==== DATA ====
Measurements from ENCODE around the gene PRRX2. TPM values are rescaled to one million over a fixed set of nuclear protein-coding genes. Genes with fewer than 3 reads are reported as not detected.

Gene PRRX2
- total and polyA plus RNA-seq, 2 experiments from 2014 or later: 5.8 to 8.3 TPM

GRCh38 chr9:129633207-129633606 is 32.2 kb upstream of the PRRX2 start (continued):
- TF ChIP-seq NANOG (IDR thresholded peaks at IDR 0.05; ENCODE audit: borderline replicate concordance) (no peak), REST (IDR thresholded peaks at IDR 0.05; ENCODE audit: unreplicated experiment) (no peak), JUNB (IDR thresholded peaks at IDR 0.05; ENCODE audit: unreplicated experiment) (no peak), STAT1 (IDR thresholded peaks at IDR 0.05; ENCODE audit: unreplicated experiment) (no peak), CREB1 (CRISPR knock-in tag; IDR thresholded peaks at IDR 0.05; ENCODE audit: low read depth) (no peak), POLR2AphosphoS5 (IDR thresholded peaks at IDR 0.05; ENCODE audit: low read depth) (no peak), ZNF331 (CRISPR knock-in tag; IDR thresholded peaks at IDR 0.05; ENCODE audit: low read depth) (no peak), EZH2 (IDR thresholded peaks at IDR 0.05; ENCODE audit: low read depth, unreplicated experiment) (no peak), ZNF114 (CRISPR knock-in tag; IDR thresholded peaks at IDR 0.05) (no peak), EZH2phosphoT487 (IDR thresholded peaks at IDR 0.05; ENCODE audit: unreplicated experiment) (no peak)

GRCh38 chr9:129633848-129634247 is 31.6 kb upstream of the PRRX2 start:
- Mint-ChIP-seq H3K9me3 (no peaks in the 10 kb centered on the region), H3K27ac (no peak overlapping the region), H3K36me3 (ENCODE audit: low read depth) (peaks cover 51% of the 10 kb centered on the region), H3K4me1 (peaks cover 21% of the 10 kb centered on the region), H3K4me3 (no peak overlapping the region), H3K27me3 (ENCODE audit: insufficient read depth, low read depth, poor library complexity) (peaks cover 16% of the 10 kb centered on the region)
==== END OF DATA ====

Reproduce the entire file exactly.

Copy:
Measurements from ENCODE around the gene PRRX2. TPM values are rescaled to one million over a fixed set of nuclear protein-coding genes. Genes with fewer than 3 reads are reported as not detected.

Gene PRRX2
- total and polyA plus RNA-seq, 2 experiments from 2014 or later: 5.8 to 8.3 TPM

GRCh38 chr9:129633207-129633606 is 32.2 kb upstream of the PRRX2 start (continued):
- TF ChIP-seq NANOG (IDR thresholded peaks at IDR 0.05; ENCODE audit: borderline replicate concordance) (no peak), REST (IDR thresholded peaks at IDR 0.05; ENCODE audit: unreplicated experiment) (no peak), JUNB (IDR thresholded peaks at IDR 0.05; ENCODE audit: unreplicated experiment) (no peak), STAT1 (IDR thresholded peaks at IDR 0.05; ENCODE audit: unreplicated experiment) (no peak), CREB1 (CRISPR knock-in tag; IDR thresholded peaks at IDR 0.05; ENCODE audit: low read depth) (no peak), POLR2AphosphoS5 (IDR thresholded peaks at IDR 0.05; ENCODE audit: low read depth) (no peak), ZNF331 (CRISPR knock-in tag; IDR thresholded peaks at IDR 0.05; ENCODE audit: low read depth) (no peak), EZH2 (IDR thresholded peaks at IDR 0.05; ENCODE audit: low read depth, unreplicated experiment) (no peak), ZNF114 (CRISPR knock-in tag; IDR thresholded peaks at IDR 0.05) (no peak), EZH2phosphoT487 (IDR thresholded peaks at IDR 0.05; ENCODE audit: unreplicated experiment) (no peak)

GRCh38 chr9:129633848-129634247 is 31.6 kb upstream of the PRRX2 start:
- Mint-ChIP-seq H3K9me3 (no peaks in the 10 kb centered on the region), H3K27ac (no peak overlapping the region), H3K36me3 (ENCODE audit: low read depth) (peaks cover 51% of the 10 kb centered on the region), H3K4me1 (peaks cover 21% of the 10 kb centered on the region), H3K4me3 (no peak overlapping the region), H3K27me3 (ENCODE audit: insufficient read depth, low read depth, poor library complexity) (peaks cover 16% of the 10 kb centered on the region)